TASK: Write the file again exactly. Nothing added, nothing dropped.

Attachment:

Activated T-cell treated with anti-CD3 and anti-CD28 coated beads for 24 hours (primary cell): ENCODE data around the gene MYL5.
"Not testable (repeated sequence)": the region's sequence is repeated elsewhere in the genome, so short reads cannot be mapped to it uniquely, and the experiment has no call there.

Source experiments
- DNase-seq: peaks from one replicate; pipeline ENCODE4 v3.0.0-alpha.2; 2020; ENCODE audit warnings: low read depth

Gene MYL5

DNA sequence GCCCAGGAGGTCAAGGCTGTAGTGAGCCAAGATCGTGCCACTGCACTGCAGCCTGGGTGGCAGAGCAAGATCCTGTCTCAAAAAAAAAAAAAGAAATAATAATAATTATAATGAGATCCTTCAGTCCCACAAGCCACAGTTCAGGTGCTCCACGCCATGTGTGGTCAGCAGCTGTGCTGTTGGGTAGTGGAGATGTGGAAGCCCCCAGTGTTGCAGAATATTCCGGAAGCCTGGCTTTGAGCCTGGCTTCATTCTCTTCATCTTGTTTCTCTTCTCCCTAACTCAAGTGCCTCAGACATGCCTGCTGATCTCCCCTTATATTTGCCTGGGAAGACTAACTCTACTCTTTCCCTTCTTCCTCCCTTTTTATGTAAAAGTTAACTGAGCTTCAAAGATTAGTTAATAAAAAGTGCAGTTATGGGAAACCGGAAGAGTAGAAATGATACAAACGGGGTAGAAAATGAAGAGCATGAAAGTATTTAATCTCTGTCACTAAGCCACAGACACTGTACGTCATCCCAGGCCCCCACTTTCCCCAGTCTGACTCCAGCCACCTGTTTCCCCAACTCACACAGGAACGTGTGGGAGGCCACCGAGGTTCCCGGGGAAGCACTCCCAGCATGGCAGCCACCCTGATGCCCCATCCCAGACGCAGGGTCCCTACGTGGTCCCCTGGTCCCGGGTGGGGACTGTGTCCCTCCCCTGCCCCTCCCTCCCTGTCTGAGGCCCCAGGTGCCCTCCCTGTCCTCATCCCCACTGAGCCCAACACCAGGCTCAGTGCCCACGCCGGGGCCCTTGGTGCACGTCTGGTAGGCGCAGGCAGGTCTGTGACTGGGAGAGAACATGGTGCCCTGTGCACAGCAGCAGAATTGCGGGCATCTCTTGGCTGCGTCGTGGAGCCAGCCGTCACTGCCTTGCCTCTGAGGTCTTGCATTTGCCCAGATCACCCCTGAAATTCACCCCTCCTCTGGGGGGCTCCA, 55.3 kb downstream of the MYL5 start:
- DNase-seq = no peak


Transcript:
Activated T-cell treated with anti-CD3 and anti-CD28 coated beads for 24 hours (primary cell): ENCODE data around the gene MYL5.
"Not testable (repeated sequence)": the region's sequence is repeated elsewhere in the genome, so short reads cannot be mapped to it uniquely, and the experiment has no call there.

Source experiments
- DNase-seq: peaks from one replicate; pipeline ENCODE4 v3.0.0-alpha.2; 2020; ENCODE audit warnings: low read depth

Gene MYL5

DNA sequence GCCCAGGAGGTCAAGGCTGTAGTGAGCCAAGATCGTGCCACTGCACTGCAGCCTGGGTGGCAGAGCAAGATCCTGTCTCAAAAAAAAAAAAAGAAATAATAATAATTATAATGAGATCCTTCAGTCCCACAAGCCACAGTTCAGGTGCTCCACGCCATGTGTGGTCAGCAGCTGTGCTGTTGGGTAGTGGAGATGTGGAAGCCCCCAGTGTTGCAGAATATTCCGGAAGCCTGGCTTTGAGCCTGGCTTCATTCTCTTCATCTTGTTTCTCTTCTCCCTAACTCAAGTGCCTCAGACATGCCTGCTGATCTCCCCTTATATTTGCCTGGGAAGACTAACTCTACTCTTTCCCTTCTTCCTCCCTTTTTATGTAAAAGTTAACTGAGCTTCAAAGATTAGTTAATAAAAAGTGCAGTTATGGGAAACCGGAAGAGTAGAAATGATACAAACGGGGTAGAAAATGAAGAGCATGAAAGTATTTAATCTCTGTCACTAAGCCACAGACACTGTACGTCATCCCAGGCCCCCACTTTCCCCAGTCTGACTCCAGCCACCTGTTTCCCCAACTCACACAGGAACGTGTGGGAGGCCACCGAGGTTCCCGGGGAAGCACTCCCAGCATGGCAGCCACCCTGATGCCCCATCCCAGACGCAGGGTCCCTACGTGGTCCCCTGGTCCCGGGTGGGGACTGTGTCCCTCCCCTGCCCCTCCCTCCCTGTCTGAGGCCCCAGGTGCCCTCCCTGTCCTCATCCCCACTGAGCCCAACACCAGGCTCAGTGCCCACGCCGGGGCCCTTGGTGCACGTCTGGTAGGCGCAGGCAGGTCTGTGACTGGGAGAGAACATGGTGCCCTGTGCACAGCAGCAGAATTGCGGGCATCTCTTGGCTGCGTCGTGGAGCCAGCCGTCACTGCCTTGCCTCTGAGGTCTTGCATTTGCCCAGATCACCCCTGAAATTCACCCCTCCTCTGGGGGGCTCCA, 55.3 kb downstream of the MYL5 start:
- DNase-seq = no peak